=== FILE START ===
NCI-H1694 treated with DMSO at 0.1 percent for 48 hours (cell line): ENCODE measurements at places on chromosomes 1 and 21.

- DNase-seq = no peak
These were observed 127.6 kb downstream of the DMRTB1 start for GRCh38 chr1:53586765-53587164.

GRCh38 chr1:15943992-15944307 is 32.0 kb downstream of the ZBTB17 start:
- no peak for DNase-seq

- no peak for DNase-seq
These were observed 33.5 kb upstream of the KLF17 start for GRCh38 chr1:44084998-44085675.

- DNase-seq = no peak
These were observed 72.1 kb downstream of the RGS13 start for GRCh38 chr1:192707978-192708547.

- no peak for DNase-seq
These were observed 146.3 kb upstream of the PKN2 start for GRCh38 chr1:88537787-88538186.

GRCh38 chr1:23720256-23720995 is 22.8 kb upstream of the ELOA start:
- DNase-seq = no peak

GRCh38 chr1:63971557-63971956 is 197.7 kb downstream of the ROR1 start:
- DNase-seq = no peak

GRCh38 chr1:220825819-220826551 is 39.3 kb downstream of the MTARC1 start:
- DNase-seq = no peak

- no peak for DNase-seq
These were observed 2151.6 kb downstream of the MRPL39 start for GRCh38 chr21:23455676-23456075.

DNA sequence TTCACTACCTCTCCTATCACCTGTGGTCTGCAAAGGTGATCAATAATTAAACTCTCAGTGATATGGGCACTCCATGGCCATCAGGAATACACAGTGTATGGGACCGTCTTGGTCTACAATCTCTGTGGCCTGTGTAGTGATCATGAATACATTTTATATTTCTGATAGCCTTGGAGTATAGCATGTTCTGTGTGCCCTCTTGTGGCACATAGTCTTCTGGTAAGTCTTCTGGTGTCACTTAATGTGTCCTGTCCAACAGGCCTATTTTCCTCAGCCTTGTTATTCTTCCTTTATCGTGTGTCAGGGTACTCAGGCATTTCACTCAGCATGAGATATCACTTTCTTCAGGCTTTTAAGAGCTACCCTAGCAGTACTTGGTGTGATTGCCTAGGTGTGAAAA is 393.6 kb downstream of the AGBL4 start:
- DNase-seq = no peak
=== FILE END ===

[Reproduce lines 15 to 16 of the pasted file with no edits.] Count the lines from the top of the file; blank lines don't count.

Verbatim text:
- DNase-seq = no peak

GRCh38 chr1:220825819-220826551 is 39.3 kb downstream of the MTARC1 start: